Home » Big Publishing, Non-US » PRH removes degree requirement from job applications

PRH removes degree requirement from job applications

18 January 2016

From The Bookseller:

Penguin Random House UK is removing any requirement for a university degree for all new jobs to attract a “more varied candidate pool” in order to “publish the best books that appeal to readers everywhere”.

Group human resource director Neil Morrison said he made the decision following increasing evidence that there was no simple correlation between having a degree and ongoing performance in work. PRH’s “brightest talents” come from a variety of different backgrounds, not just from the top universities, Morrison added.

. . . .

“Now, we need to be more visible to talented people across the UK. We believe this is critical to our future: to publish the best books that appeal to readers everywhere, we need to have people from different backgrounds with different perspectives and a workforce that truly reflects today’s society.”

Graduates are still welcome to apply for jobs, but not having been through higher education will “no longer preclude anyone from joining and progressing their career with PRH UK,” the company said.

The move is also designed to send a clear message to job-seekers who have been through higher education that the university they attended will not impact their chance of success.

PRH UK has no requirements for A-levels or UCAS points either, so academic qualifications will no longer act as a barrier to talented people getting a foot in the door to publishing.

Link to the rest at The Bookseller

Big Publishing, Non-US

64 Comments to “PRH removes degree requirement from job applications”

  1. I’d say, “There goes nurturing, right out the window,” except that was defenestrated long ago. I can just imagine what the results of “editing” done by people who barely graduated secondary school (but who are presumably Talented!) will do to the quality of the books PRH UK will be publishing once some of these new degree-free employees are in place, especially since I’ve seen some pretty shoddy examples of “editing” done by trad pub editors who supposedly do have some sort of university degree.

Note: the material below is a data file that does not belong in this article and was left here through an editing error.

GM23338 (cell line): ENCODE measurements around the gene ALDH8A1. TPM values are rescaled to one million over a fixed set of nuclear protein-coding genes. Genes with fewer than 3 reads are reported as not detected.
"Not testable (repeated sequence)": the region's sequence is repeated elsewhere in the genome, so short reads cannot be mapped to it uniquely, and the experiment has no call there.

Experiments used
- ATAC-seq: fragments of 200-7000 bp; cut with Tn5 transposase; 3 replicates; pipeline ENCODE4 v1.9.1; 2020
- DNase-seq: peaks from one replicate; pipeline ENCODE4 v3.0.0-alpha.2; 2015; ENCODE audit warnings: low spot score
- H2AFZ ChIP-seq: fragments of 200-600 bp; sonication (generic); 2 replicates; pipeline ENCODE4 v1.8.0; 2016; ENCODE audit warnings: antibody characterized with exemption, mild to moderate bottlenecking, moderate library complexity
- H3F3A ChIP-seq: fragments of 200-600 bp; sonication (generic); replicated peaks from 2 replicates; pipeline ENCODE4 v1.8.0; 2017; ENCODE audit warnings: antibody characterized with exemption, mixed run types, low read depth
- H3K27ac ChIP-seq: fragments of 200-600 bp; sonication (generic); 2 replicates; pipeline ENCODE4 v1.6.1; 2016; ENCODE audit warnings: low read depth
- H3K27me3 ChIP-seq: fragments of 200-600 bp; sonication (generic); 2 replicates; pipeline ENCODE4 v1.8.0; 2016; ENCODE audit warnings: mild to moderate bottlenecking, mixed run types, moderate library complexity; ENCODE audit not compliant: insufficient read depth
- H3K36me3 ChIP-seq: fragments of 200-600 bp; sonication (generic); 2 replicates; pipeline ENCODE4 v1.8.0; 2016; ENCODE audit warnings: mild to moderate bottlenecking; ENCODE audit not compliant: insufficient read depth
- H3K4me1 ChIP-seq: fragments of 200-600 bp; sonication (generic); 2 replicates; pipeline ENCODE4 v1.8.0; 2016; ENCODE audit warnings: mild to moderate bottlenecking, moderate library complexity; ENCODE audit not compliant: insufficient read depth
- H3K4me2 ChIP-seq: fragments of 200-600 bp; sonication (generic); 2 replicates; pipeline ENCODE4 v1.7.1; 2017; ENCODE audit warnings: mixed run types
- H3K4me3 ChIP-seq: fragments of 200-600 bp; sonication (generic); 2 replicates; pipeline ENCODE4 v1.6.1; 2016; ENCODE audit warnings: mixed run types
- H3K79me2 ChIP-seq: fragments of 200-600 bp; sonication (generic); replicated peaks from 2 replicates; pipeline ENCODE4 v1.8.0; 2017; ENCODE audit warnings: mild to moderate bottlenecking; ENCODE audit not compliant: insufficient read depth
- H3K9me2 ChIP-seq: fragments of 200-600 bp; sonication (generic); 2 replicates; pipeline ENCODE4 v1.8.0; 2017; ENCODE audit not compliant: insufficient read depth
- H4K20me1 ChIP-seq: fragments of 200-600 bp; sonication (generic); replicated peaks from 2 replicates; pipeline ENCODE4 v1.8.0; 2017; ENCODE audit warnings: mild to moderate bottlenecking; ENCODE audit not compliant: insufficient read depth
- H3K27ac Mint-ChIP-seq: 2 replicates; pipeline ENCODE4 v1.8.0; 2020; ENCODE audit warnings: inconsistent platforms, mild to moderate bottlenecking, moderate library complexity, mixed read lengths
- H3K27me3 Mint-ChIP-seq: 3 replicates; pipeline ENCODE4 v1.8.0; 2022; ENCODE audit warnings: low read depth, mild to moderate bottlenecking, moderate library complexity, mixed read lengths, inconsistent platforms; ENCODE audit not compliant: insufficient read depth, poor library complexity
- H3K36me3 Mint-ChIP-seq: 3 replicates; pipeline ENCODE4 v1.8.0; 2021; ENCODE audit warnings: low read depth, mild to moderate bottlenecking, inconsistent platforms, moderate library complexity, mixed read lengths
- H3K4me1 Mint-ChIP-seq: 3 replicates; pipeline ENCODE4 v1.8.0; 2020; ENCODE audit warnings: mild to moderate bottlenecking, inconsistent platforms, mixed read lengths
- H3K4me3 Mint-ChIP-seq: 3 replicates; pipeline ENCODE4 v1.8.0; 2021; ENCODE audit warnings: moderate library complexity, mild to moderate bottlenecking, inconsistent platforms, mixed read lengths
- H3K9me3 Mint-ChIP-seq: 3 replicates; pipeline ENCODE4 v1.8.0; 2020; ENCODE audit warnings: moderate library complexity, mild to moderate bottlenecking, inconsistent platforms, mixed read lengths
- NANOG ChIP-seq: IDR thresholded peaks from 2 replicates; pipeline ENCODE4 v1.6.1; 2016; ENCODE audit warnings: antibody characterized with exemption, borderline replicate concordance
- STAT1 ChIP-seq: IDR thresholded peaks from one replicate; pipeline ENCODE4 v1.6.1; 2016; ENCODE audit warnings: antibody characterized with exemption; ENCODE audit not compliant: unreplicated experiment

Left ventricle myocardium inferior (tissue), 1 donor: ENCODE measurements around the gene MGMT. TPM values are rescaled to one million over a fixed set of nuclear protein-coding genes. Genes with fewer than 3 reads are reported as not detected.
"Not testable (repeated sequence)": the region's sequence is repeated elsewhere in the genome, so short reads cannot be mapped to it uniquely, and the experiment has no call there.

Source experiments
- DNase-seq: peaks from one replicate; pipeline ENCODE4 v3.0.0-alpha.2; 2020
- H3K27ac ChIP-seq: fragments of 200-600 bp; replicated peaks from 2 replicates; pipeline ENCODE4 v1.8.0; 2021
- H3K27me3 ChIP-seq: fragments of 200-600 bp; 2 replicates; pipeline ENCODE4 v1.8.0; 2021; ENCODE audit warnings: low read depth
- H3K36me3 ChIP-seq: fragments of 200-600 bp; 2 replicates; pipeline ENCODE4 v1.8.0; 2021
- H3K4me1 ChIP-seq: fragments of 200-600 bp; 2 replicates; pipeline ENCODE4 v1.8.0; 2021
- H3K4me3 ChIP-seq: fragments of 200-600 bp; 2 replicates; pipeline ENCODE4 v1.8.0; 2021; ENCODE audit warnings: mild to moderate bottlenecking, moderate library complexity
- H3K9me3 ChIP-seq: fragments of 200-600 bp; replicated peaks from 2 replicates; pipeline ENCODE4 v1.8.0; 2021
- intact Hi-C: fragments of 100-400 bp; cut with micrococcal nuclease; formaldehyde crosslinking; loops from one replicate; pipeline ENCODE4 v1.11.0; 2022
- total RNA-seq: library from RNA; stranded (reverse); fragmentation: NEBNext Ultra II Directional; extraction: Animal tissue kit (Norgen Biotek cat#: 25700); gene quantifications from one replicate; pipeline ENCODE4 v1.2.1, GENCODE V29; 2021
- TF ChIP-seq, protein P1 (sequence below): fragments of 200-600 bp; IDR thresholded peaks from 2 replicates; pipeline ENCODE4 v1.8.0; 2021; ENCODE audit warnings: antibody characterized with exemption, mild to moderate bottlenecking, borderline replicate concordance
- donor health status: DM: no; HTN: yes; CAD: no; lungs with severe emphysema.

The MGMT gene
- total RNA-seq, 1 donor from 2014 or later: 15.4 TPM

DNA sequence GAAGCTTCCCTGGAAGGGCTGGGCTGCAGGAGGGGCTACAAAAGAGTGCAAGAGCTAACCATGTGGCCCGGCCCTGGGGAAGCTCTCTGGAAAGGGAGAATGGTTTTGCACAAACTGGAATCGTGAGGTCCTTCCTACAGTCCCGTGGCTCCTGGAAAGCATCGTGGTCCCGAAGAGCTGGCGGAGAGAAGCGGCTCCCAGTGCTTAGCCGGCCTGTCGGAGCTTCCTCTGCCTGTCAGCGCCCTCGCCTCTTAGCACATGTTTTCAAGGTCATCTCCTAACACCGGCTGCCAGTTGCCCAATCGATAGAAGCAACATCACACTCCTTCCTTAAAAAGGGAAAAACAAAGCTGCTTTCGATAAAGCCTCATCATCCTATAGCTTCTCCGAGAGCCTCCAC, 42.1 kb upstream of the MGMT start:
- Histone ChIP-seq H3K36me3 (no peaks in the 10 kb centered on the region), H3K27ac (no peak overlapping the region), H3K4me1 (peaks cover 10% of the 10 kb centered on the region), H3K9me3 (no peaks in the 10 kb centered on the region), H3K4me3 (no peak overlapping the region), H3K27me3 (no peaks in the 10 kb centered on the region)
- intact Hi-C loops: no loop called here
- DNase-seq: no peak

• In all fairness, recall that in any publishing company there are a lot of positions other than editing. Many of which do not require the skills taught in a college.

      A lot of companies have a blanket “requirement” of a 4 year degree, regardless of the position being filled. However, and this is just ONE example… do a lot of IT workers actually need a 4 year degree to do what they do? Hell no… I’m sure someone may argue this, but many IT positions need technical/vocational training, not a general degree.

      Most 4 year universities, in fact, are so behind the curve on the programming languages they are teaching that your degree is irrelevant before you even finish it, unless you want a job at a company supporting legacy code. The way to a solid IT career is constant training, whether you’re paying for it yourself, your employer is paying for it, or you’re buying materials and self-studying. 4 year degrees are just a checkbox on the HR side.

      Anyway – yeah it makes sense to drop the corporate-wide degree requirement.

    • I’m not sure a university degree is required for ANY aspect of editing. Being able to help fix plot and character issues is a matter of experience, how well-read you are, and being a critical thinker. As far as catching spelling and punctuation mistakes? The level of knowledge required to do THAT is surely sub-university.

      Experience and intelligence is surely far more important than advanced education in this regard.

  2. I say great for PRH! Decisions should be made on capabilities, not increasingly valueless credentials.

    • Bingo!

      Editing skills are very testable; copy editors are tested as a matter of course at newspapers. Include a “critique this story” portion of the test and you’re good to go. There’s no reason a degree is needed for this. I want to see more employers move in this direction and I hope they do.

      • I’m afraid not. This assertion could be true if, and only if, all of:

        (a) “Copy editing” is purely mechanical, and never for sense or substance, and
        (b) All rules applicable to “copy editing” are objectively verifiable, universal, and correct, and
        (c) English (or whatever language one is dealing with) never changes, or borrows from any other language.

        Proper copy editing still requires judgment. Whether contemporary bachelors’ degrees are providing that judgment is, of course, a separate issue… but they’re supposed to, at least by design.

        As an editor for periodicals and books, I found that at least 40% of the job required specific judgment and subject-matter expertise well beyond that of an 18-year-old with no further education or experience.

        Simultaneously, of course, removing the “bachelor’s degree” barrier will also
        * Perhaps — just perhaps — lessen some of the class bias in commercial publisher hiring, and
        * Make the “services” offered by a commercial publisher to authors even less distinctive than that available to indie/self-published authors now…

        • This. I’m a freelance editor, and I couldn’t have done this job well or even competently at 21, despite my lifelong love of the English language. I might have been able to pass an “editing test,” but that wouldn’t have made me a good editor. Not by a long shot.